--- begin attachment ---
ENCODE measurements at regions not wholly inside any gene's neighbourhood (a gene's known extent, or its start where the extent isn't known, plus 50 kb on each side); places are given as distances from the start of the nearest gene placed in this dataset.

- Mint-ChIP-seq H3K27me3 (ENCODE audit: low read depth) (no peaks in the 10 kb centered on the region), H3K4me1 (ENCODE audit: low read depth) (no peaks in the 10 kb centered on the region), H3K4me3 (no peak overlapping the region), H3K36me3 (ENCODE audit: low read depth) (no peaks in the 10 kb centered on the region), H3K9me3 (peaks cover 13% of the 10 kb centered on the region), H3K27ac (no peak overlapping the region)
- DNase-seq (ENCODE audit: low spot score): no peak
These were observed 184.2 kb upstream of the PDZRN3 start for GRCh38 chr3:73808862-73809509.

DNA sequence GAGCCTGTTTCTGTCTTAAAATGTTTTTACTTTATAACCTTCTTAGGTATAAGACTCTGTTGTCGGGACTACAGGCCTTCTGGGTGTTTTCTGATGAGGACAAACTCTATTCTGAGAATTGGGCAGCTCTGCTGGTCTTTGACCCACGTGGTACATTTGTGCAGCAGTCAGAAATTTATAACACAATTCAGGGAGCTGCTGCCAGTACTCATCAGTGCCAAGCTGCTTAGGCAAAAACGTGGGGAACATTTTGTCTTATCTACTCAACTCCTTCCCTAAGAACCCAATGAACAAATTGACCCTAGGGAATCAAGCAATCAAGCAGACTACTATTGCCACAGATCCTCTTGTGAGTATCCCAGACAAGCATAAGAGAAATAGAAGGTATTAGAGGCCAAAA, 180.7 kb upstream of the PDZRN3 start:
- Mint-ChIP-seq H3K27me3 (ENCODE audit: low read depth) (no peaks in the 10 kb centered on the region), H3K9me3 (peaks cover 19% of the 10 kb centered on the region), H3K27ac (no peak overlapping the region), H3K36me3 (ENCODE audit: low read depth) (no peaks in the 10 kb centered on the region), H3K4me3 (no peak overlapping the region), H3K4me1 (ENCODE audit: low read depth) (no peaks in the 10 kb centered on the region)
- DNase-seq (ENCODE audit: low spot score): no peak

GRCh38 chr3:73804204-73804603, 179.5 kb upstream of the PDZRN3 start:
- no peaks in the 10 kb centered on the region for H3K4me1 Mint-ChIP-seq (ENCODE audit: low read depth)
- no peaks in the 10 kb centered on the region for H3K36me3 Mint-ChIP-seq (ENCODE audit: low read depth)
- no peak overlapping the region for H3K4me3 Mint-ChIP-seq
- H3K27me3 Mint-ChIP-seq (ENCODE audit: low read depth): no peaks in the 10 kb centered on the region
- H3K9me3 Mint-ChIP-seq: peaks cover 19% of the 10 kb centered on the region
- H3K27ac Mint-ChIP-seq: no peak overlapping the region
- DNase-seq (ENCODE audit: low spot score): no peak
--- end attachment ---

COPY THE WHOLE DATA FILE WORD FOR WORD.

ENCODE measurements at regions not wholly inside any gene's neighbourhood (a gene's known extent, or its start where the extent isn't known, plus 50 kb on each side); places are given as distances from the start of the nearest gene placed in this dataset.

- Mint-ChIP-seq H3K27me3 (ENCODE audit: low read depth) (no peaks in the 10 kb centered on the region), H3K4me1 (ENCODE audit: low read depth) (no peaks in the 10 kb centered on the region), H3K4me3 (no peak overlapping the region), H3K36me3 (ENCODE audit: low read depth) (no peaks in the 10 kb centered on the region), H3K9me3 (peaks cover 13% of the 10 kb centered on the region), H3K27ac (no peak overlapping the region)
- DNase-seq (ENCODE audit: low spot score): no peak
These were observed 184.2 kb upstream of the PDZRN3 start for GRCh38 chr3:73808862-73809509.

DNA sequence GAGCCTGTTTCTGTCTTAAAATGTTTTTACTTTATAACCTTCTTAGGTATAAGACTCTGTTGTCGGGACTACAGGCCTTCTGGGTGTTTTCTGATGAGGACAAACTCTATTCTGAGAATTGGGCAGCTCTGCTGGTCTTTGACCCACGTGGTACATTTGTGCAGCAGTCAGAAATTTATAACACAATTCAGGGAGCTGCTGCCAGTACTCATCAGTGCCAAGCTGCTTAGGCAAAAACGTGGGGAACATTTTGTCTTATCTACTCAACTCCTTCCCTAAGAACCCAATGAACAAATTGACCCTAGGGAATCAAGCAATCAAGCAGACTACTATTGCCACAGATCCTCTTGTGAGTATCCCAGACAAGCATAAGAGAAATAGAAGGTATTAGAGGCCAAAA, 180.7 kb upstream of the PDZRN3 start:
- Mint-ChIP-seq H3K27me3 (ENCODE audit: low read depth) (no peaks in the 10 kb centered on the region), H3K9me3 (peaks cover 19% of the 10 kb centered on the region), H3K27ac (no peak overlapping the region), H3K36me3 (ENCODE audit: low read depth) (no peaks in the 10 kb centered on the region), H3K4me3 (no peak overlapping the region), H3K4me1 (ENCODE audit: low read depth) (no peaks in the 10 kb centered on the region)
- DNase-seq (ENCODE audit: low spot score): no peak

GRCh38 chr3:73804204-73804603, 179.5 kb upstream of the PDZRN3 start:
- no peaks in the 10 kb centered on the region for H3K4me1 Mint-ChIP-seq (ENCODE audit: low read depth)
- no peaks in the 10 kb centered on the region for H3K36me3 Mint-ChIP-seq (ENCODE audit: low read depth)
- no peak overlapping the region for H3K4me3 Mint-ChIP-seq
- H3K27me3 Mint-ChIP-seq (ENCODE audit: low read depth): no peaks in the 10 kb centered on the region
- H3K9me3 Mint-ChIP-seq: peaks cover 19% of the 10 kb centered on the region
- H3K27ac Mint-ChIP-seq: no peak overlapping the region
- DNase-seq (ENCODE audit: low spot score): no peak